The "rush" also meant that consent applications took longer to process, invariably blamed by over-stretched consultants on ECan. Internal changes better managed the flood of consents but Smith still had a field day in 2009 attacking the now-remedied timeline failures.
At National's 2009 conference there was much talk about commissioners being appointed to replace councillors. Wellington gossip had ministers canvassing for names of appointees. No matter what ECan did, it seemed that the course had been set.
Soon after National's conference Mark Oldfield, an irrigating ECan councillor, moved for my replacement as chairman. He was supported by the other three irrigating ECan councillors, all later found by the auditor- general to have breached the conflict of interest law.
The leadership coup was backed by members of the group called the Mayoral Forum. Its members successfully lobbied ECan waverers, opening the way for the destruction of ECan's democracy.
Canterbury's mayors never seemed to accept that the Regional Council and its elected members had a clear and separate democratic mandate, different from theirs.
They simply did not like having an over-arching, elected regulatory authority that they could not control.
This phenomenon is not unique to Canterbury.
Despite splendid co-operation producing outstanding regional successes such as the Greater Christchurch Urban Development Strategy (UDS) and the Canterbury Water Management Strategy (CWMS), the mayors, led by Christchurch's Bob Parker and Timaru's Janie Annear, joined in the attack on the elected ECan.
Their behaviour was duplicitous. They had all signed the Triennial Agreement's "no surprises" clause requiring inter- council issues to be discussed and resolved rather than be the subject of public disagreement. Every Canterbury mayor dishonoured that agreement.
ECan's new leadership, dependent on the very people who wanted to destroy it, provided almost no defence of the elected council.
Worse, chairman Alec Neill publicly embraced his appointed successor, collaborating with the incoming commissioners. Neill and Mark Oldfield later received government appointments.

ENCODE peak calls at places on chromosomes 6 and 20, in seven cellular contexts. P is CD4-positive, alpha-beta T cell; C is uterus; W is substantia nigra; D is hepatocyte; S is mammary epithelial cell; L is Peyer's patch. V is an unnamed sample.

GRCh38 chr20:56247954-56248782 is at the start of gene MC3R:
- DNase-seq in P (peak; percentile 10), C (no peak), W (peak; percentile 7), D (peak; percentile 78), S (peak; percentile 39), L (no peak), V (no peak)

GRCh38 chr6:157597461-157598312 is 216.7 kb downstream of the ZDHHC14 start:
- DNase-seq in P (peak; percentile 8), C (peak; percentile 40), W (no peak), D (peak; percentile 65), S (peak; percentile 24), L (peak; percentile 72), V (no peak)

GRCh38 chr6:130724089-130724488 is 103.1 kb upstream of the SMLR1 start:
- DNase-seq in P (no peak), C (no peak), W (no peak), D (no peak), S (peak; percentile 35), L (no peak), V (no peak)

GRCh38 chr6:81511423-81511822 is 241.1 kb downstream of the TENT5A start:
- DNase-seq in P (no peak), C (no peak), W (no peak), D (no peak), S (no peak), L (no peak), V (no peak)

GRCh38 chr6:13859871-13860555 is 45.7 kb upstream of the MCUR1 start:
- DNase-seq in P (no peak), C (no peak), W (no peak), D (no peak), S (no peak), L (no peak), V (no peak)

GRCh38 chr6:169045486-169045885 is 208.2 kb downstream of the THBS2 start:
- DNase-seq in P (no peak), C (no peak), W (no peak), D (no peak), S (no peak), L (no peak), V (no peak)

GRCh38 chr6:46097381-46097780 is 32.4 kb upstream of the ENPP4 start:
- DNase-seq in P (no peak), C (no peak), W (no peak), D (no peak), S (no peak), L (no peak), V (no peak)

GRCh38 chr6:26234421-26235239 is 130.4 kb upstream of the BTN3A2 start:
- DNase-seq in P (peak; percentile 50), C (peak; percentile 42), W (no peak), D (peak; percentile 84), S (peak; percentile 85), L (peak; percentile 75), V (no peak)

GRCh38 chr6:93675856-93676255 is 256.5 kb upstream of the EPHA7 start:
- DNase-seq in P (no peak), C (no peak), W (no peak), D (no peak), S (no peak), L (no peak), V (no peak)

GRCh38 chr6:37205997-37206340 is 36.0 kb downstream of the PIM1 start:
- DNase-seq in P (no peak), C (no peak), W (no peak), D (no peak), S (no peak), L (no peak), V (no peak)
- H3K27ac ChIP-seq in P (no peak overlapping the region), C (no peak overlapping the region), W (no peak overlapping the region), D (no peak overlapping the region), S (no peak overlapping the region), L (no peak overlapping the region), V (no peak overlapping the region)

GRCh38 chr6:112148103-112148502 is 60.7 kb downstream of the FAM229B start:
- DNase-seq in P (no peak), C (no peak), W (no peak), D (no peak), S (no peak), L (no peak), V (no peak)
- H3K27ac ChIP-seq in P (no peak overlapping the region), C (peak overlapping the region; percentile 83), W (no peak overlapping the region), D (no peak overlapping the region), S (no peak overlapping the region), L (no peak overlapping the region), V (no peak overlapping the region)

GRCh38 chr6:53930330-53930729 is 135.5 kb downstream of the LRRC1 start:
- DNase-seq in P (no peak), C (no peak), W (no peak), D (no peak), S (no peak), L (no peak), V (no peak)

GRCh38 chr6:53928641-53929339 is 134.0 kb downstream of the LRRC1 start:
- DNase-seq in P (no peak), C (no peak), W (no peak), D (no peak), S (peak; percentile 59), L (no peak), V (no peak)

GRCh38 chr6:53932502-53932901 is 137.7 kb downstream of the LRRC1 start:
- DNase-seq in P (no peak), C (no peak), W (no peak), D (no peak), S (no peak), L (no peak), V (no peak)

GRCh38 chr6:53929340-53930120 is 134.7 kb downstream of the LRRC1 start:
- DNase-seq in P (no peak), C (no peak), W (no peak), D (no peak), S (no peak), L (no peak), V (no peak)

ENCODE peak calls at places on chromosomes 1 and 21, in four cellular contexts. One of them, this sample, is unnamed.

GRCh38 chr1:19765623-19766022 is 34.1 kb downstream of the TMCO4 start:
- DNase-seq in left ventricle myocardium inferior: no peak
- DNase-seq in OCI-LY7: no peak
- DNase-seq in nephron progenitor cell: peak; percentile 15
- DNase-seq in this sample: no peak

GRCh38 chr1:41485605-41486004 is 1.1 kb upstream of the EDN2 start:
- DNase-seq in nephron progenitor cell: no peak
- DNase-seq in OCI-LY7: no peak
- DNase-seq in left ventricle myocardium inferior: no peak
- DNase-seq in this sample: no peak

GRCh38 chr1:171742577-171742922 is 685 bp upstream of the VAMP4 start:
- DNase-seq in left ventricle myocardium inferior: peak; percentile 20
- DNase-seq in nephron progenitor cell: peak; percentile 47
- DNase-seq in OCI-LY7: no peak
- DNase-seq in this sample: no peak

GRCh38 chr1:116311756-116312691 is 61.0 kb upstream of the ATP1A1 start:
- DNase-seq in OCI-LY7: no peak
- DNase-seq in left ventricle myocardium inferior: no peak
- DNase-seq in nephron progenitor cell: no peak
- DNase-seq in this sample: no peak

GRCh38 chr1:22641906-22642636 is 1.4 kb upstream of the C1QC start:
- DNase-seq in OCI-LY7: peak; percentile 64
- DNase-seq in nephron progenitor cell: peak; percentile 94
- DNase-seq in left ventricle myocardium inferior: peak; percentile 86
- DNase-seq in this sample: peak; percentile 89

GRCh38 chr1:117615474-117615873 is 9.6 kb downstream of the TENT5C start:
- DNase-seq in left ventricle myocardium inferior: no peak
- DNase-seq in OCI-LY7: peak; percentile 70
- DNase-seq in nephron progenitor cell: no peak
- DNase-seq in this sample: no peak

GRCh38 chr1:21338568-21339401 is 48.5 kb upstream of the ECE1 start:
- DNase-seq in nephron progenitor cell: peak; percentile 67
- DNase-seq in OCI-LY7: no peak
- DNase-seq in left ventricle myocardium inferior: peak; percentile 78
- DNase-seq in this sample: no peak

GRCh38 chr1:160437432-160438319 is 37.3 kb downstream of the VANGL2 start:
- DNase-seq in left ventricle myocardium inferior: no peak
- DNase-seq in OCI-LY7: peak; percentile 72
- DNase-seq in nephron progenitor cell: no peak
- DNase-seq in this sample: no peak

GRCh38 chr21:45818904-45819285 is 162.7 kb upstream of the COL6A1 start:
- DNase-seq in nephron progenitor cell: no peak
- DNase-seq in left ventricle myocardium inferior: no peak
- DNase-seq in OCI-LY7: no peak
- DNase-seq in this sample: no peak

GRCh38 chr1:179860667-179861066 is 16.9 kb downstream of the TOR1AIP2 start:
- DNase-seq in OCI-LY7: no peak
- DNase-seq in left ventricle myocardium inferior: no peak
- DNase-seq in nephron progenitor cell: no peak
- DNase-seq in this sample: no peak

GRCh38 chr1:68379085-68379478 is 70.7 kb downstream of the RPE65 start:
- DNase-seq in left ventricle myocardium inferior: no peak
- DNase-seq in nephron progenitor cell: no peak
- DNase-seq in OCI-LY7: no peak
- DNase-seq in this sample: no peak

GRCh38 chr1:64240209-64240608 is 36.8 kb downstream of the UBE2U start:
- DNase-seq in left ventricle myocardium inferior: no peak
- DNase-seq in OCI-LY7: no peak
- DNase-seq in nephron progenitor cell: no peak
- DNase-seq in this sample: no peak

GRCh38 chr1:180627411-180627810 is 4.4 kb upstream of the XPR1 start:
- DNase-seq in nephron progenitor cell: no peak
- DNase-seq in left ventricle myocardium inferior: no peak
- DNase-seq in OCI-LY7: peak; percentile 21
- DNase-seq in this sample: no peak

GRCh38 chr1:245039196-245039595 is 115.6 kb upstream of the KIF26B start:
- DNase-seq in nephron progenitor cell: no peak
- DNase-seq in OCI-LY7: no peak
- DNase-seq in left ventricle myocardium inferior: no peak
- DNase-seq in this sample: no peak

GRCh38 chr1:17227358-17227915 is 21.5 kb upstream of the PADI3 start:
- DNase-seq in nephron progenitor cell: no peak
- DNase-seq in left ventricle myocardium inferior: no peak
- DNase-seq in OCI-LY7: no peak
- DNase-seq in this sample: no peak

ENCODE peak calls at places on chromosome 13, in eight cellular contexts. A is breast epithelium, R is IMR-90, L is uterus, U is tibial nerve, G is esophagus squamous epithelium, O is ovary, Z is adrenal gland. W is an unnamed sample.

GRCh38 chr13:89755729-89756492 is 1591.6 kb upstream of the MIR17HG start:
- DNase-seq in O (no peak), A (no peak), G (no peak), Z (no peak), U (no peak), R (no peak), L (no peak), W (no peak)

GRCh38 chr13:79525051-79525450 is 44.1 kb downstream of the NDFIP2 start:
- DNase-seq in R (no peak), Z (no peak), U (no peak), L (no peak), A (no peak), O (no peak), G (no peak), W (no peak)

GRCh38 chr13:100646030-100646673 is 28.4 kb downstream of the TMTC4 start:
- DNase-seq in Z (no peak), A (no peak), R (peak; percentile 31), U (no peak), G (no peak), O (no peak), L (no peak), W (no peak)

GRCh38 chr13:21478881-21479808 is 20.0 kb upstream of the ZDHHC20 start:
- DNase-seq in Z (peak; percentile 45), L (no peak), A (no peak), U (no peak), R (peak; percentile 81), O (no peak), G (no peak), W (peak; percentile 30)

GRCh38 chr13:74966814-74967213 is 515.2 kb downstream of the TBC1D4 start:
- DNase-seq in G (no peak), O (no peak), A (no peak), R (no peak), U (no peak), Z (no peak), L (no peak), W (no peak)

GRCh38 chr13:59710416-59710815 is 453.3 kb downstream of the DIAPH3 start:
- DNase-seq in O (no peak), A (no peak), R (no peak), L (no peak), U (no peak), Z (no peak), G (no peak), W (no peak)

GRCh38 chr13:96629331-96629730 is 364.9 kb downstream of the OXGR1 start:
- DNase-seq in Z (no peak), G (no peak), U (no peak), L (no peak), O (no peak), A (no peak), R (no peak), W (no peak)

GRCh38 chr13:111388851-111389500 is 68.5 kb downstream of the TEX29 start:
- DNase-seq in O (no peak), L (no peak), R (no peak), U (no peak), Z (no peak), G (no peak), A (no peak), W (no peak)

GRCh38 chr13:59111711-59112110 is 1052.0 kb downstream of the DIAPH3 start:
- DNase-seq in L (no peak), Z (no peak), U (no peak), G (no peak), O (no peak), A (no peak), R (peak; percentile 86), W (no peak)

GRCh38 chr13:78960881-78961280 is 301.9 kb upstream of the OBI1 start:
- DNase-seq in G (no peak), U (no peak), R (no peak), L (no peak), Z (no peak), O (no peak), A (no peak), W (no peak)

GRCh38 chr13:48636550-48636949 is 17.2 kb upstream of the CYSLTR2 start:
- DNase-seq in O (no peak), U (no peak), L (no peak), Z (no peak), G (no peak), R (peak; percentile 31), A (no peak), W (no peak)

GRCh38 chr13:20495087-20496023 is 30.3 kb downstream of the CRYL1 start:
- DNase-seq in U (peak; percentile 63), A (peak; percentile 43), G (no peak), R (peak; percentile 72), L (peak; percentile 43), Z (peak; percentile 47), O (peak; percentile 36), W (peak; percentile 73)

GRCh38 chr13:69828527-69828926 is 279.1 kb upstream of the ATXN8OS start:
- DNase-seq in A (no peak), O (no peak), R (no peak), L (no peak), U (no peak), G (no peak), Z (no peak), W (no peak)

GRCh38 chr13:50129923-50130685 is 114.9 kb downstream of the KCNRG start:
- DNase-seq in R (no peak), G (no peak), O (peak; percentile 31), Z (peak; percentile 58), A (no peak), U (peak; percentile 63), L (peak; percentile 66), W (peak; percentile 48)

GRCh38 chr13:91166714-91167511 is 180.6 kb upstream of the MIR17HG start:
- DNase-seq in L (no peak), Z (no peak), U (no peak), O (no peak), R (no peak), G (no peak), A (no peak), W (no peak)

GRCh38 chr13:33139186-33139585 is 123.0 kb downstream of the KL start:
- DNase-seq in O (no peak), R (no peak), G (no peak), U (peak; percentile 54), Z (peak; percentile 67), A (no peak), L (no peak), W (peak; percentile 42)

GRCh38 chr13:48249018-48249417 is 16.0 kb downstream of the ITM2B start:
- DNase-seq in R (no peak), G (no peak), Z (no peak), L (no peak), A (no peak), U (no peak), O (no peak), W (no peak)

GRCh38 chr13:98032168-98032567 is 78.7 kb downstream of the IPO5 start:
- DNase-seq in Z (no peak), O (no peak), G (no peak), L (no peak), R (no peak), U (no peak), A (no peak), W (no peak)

ECan needed a Churchill but got the appeasement of Chamberlain. It was (and still is) left to the community to protest about the loss of democratic accountability for ECan's decisions.
The elected Environment Canterbury council did not deserve this treatment. It was a functional council that led New Zealand in key regional council responsibilities - notably its plan for improving air quality and in the development of collaborative strategies for urban growth in Greater Christchurch and for regional water management.
But New Zealand leadership in those areas wasn't enough to save it.
The Government, worried by the influence of urban voters on water policy, decided to dismiss the elected ECan council. It fabricated the case. It still does.
The mayors cheered from the sidelines, their councils and electors largely ignorant of their leaders' plotting.
Democracy should be the fundamental underpinning of the relationship between the governors and the governed, providing the accountability of those who spend the taxes to those who pay them.
Democracy should never be a matter of convenience subject to such casual dismissal as occurred in Canterbury. ECan's treatment shames New Zealand's otherwise proud democratic tradition.
Sir Kerry Burke is a former minister of immigration and employment who was Speaker of the House of Representatives between 1987 and 1990. He was ECan's chairman between 2004 and 2009.